An effective COVID-19 vaccine being widely available early next year looks likely following news earlier this week that a vaccine candidate from Pfizer was at least 90% effective in preventing a viral infection. The light at the end of the pandemic tunnel is now visible, but the path to get there runs through what will likely be a very rough winter for the United States.

The U.S. registered over 140,000 new cases of COVID-19 on Wednesday, according to Johns Hopkins University, far above peak levels reached earlier this year. New lockdown and stay-at-home orders may be necessary to slow the spread until a vaccine is ready, and that could seriously hurt the U.S. economy over the coming months. The Dow Jones Industrial Average (DJINDICES:^DJI) was down 0.45% at 11 a.m. EST Thursday as investors weighed the optimistic vaccine news against the cold reality of a winter wave of COVID-19.

Turning to individual stocks, shares of Walmart (NYSE:WMT) were up slightly on Thursday after the company announced an expansion of its pet services offerings, timed as pet adoption rates rise during the pandemic. Meanwhile, Nike (NYSE:NKE) stock was down slightly even after an analyst recommended the stock.

A pug.

Image source: Getty Images.

Walmart bets on pets

The global pet care market is expected to be worth over $200 billion by 2025, according to Grand View Research. Mega-retailer Walmart will be trying to snag as much of that market as possible with its new Walmart Pet Care service. Walmart Pet Care brings together the company's existing pet services with new services that together represent Walmart's attempt to offer "a full-service, omnichannel pet care offering."

Walmart began offering pet prescriptions through its PetRx program both in stores and online in 2019, and the company already sells a wide variety of pet products, including over 1,800 premium and specialty pet products. Walmart Pet Care will add a pet insurance product via a partnership with Petplan, as well as pet sitting and dog walking services through Rover.

Walmart's pet insurance offering will give customers as much as a 10% discount on their policies, which will cover veterinary fees due to accidents, injuries, and illnesses. The plans also include $1,000 worth of online virtual vet appointments.

A separate partnership with Rover will bring dog walking and pet sitting under the Walmart Pet Care umbrella. The retailer will offer customers a $20 Walmart gift card for completing the first service through Rover, and an additional $20 Walmart gift card after the fifth service completion within six months.

The timing of this expansion has everything to do with the pandemic. "Especially as adoption rates soar as a result of the pandemic, and more people become pet owners, this was the perfect time to launch expanded services in Walmart Pet Care for our customers," said Melody Richard, Walmart's pets merchandising vice president.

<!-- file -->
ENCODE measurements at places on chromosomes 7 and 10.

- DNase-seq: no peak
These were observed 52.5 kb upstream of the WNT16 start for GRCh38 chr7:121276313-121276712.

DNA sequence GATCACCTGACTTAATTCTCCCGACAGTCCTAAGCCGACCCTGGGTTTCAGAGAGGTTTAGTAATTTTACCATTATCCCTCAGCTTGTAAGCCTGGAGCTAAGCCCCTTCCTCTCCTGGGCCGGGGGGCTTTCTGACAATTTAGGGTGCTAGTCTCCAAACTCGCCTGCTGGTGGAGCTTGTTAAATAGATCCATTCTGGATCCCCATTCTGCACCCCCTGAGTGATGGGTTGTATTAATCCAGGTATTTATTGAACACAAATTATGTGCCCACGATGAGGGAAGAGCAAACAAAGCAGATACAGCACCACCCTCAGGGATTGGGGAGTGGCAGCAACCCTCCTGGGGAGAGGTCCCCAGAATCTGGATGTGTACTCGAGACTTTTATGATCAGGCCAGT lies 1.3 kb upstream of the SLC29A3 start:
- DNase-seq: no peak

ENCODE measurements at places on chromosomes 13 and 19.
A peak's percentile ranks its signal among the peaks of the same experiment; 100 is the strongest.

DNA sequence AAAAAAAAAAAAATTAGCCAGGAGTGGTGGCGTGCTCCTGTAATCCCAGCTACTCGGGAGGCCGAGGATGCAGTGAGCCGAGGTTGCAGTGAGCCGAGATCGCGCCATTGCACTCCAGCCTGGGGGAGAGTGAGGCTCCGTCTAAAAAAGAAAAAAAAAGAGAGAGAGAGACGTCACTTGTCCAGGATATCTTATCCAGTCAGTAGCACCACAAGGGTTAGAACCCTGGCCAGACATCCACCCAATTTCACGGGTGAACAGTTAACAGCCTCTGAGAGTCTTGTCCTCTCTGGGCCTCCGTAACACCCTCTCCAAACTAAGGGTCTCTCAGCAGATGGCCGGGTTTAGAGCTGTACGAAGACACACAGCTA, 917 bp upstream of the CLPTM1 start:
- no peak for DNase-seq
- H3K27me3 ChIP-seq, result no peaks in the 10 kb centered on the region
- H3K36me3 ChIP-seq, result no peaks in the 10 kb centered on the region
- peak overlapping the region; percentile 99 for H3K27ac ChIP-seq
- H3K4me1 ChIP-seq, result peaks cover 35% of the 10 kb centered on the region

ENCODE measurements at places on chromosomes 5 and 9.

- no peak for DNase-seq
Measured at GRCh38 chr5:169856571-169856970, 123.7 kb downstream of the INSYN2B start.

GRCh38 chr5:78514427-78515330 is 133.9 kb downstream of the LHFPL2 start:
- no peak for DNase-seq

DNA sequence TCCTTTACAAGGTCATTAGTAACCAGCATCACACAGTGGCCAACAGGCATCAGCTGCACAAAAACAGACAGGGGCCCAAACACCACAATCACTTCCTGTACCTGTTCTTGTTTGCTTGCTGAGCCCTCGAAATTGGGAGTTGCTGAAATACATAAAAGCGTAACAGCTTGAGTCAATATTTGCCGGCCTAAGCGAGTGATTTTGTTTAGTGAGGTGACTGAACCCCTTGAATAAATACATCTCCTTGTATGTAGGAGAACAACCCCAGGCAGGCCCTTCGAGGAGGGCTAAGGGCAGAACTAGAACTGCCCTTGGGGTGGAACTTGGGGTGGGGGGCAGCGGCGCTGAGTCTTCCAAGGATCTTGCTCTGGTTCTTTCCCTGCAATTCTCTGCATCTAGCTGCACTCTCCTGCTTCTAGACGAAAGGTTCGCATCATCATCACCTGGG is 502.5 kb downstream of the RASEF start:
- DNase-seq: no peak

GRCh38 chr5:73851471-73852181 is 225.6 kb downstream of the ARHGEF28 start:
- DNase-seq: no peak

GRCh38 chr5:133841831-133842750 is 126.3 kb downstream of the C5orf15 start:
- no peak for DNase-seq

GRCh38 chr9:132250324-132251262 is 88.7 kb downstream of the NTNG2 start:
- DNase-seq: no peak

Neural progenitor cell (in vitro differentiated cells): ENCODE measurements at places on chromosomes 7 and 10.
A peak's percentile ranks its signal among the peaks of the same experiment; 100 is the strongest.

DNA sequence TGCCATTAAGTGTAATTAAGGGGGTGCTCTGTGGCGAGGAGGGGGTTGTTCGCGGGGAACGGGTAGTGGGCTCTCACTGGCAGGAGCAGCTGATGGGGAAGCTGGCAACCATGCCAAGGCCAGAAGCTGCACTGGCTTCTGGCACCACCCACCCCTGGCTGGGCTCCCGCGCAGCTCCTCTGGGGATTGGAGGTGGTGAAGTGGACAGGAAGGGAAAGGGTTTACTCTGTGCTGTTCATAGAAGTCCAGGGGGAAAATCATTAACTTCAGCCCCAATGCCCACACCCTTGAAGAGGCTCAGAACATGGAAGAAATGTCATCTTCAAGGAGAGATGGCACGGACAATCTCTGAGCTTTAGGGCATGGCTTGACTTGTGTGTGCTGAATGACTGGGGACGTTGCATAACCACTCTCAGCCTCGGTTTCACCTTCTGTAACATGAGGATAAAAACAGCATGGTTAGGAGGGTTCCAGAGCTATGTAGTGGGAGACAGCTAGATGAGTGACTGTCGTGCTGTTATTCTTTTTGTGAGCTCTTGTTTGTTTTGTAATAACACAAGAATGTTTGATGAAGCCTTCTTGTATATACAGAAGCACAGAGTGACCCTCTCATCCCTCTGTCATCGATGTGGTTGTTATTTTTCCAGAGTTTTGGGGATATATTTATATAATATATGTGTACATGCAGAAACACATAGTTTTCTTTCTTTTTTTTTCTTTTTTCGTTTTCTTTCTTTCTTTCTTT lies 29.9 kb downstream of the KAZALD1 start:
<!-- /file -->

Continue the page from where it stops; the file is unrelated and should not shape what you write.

Shares of Walmart were up about 0.25% Thursday morning. The stock remains up around 25% since the start of the year.

Nike talked up by analyst

Nike has largely recovered from its pandemic-driven sales slump by leaning on direct-to-consumer sales. Total sales were flat adjusted for currency in the company's fiscal first quarter, and earnings per share shot up 10%. Direct sales grew by 12%, while digital sales soared 82%.

Analyst Kate Fitzsimons of RBC Capital Markets sees this direct-to-consumer shift as a good reason to suggest buying the stock despite a premium valuation. Fitzsimons argued on Thursday that the company can grow earnings per share by a mid-to-high-teens percentage annually through fiscal 2026 thanks to the direct-to-consumer strategy, enough growth to justify a sky-high valuation.

Analysts currently expect Nike to produce earnings per share of $3.69 on average in fiscal 2022. That puts the forward price-to-earnings ratio at roughly 35. Fitzsimons sees Nike generating higher margins over the next five years, with the gains driven by positive mix shifts, operating efficiency improvements, and a more productive wholesale operation.

Shares of Nike were down around 0.5% by Thursday morning. The stock has completely recovered from the pandemic-driven sell-off earlier this year and is up about 25% in 2020.

This article represents the opinion of the writer, who may disagree with the “official” recommendation position of a Motley Fool premium advisory service. We’re motley! Questioning an investing thesis -- even one of our own -- helps us all think critically about investing and make decisions that help us become smarter, happier, and richer.